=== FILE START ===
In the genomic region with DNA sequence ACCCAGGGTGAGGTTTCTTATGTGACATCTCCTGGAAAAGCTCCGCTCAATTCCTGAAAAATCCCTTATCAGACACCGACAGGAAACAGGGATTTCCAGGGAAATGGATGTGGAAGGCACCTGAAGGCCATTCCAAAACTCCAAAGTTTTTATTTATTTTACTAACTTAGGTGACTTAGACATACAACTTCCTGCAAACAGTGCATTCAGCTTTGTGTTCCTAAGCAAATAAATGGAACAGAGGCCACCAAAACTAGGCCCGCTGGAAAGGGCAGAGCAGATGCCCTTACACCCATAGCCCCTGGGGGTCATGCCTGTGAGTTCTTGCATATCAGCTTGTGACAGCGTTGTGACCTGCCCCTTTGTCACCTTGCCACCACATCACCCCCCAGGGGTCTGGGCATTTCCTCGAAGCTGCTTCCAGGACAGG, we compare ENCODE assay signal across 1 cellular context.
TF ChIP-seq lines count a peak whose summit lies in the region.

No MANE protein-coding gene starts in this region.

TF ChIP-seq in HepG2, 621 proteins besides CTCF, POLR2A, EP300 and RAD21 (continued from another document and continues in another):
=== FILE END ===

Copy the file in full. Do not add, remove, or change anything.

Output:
In the genomic region with DNA sequence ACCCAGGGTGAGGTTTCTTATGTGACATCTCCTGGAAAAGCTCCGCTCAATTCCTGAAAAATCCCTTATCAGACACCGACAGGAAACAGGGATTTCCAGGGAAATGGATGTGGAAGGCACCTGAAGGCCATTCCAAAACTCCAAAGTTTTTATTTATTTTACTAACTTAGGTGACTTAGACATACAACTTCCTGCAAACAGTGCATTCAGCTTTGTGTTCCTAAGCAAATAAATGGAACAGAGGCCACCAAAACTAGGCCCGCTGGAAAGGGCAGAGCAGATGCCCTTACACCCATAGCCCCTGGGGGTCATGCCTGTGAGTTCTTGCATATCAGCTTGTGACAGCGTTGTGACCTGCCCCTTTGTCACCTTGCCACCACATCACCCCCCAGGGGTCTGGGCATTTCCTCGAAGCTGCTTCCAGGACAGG, we compare ENCODE assay signal across 1 cellular context.
TF ChIP-seq lines count a peak whose summit lies in the region.

No MANE protein-coding gene starts in this region.

TF ChIP-seq in HepG2, 621 proteins besides CTCF, POLR2A, EP300 and RAD21 (continued from another document and continues in another):